12 Youngest Nobel Prize Winners In The World

The Nobel Prize is widely regarded as the most prestigious award given for intellectual achievement in several categories.

The prize is named after a Swedish chemist Alfred Bernhard Nobel, who invented numerous explosive including dynamite and held 355 different patents. There is a synthetic element (nobelium) named after him.

In 1895, Alfred Nobel signed his last will and testament, giving his fortune –$215 million as of 2018– to a series of prizes for those who achieve something extraordinary (for benefit of mankind) in the field of chemistry, physics, medicine, literature, and peace.

In 1968, Sweden’s central bank Sveriges Riksbank established the Sveriges Riksbank Prize in Economic Sciences in Memory of Alfred Nobel.

Between 1901 and 2018, a total of 590 Nobel Prizes have been awarded to 908 Laureates and 27 organizations. A few scientists and organizations have been honored more than once.

The winner receives a gold medal, a diploma, and a sum of money decided by the Nobel Foundation. The average age of Nobel Prize winners [across all categories] is 59. Below is a detailed list of youngest Nobel laureates who received the award at the ceremony.

12. Joshua Lederberg

Joshua Lederberg

Age: 33
Prize share: 1/2
Category / Year: Nobel Prize in Medicine 1958

Won for: discovering that bacteria can mate and exchange genes

Joshua Lederberg was an American molecular biologist who discovered the mechanisms of genetic recombination in bacteria. He began experimenting on cell biology in the early 1940s.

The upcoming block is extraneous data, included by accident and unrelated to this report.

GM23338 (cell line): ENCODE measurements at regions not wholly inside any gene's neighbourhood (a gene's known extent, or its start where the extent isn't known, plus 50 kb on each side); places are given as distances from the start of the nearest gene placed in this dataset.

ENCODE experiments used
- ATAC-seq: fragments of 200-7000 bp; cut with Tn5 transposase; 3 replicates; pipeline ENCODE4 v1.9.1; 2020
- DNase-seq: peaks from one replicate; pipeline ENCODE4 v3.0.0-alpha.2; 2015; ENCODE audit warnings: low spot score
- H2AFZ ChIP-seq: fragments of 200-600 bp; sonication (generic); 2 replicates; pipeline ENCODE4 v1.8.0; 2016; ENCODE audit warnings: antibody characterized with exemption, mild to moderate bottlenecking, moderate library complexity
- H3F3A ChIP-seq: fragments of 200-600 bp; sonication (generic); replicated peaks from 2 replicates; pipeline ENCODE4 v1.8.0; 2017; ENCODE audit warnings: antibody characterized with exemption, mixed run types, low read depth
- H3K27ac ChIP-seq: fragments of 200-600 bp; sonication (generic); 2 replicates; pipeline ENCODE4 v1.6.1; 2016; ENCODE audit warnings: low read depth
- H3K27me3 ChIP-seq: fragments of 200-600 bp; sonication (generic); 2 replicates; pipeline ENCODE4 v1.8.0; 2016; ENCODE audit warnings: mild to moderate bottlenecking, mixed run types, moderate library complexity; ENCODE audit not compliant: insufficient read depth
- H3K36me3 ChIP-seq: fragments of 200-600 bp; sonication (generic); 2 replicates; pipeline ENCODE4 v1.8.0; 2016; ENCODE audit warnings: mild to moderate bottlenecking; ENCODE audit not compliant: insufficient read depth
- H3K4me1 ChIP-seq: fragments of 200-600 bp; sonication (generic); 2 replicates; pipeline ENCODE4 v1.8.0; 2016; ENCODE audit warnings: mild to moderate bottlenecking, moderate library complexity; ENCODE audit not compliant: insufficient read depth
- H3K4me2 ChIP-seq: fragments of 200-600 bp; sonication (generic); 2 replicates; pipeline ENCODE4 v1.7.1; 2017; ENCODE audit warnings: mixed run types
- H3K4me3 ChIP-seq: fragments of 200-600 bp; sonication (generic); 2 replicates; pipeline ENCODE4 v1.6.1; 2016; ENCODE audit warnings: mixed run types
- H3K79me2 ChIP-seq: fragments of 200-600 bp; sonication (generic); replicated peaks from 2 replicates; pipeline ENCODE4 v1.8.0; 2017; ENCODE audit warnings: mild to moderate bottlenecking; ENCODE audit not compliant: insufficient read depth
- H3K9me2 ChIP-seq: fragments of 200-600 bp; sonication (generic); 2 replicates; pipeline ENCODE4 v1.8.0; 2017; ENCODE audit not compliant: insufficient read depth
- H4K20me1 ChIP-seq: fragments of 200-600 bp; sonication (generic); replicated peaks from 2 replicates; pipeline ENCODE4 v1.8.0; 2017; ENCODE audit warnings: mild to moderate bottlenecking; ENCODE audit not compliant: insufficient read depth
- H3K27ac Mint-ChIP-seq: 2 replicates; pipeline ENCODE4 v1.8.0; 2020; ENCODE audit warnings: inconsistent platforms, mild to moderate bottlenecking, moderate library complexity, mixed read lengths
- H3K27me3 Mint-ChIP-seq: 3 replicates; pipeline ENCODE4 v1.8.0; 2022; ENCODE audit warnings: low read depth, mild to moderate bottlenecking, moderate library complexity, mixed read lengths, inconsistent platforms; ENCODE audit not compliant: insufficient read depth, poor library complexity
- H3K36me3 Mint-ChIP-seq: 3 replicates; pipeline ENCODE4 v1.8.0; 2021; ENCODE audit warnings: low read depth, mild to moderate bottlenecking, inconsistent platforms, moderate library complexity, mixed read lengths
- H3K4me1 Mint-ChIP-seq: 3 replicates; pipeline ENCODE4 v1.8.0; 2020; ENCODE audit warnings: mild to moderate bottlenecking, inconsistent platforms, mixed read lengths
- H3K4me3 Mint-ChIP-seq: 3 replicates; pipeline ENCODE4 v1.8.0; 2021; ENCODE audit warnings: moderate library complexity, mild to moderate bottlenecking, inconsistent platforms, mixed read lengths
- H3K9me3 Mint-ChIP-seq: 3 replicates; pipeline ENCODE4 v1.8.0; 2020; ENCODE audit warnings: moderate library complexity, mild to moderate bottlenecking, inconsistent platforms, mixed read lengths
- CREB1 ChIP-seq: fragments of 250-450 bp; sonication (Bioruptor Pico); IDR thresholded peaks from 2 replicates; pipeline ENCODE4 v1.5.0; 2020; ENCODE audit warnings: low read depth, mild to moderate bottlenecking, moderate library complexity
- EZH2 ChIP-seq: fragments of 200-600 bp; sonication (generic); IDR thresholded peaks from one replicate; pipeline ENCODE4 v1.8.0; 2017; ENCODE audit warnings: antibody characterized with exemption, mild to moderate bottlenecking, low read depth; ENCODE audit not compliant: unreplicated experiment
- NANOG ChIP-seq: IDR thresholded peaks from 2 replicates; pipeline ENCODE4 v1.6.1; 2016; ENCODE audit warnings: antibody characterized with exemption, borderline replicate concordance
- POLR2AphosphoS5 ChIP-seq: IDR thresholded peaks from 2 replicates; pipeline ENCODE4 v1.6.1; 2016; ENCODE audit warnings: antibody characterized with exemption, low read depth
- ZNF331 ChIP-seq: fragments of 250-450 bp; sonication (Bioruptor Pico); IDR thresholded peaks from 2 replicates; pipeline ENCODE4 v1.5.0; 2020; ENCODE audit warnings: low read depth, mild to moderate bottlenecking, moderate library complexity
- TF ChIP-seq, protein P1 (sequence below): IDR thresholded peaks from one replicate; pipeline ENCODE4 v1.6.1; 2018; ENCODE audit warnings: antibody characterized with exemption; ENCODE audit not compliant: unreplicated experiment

It was long considered that bacteria could only reproduce by splitting itself into two. However, in 1946, Lederberg with his colleague showed that genes in bacteria can also change in a similar manner to that of sexual reproduction observed in complex organisms.

Two bacteria can exchange genetic material with each other by passing some segments of DNA across a bridge-like connection. He also proved a phenomenon called transduction, in which bacterial gene could be transferred from one bacterium to another via a virus named bacteriophage.

He is also known for his work in artificial intelligence and the US space program, including seeking life on Mars.

It was Lederberg who warned about extraterrestrial microbes that may enter into Earth’s atmosphere onboard the Sputnik spacecraft in 1957. He suggested both spacecraft and spacemen should be quarantined on return and scanned for such microbes.

11. Brian Josephson

A photo captured in 1973, showing Brian Josephson after learning he had won the Nobel Prize | via Getty images 

Age: 33
Prize share: 1/2
Category / Year: Nobel Prize in Physics 1973

Won for: predicting the properties of a supercurrent through a tunnel barrier

Brian Josephson is best known for his pioneering work on quantum tunneling and superconductivity. He was 22 years old when he did the work on a quantum mechanical phenomenon that won him Nobel Prize.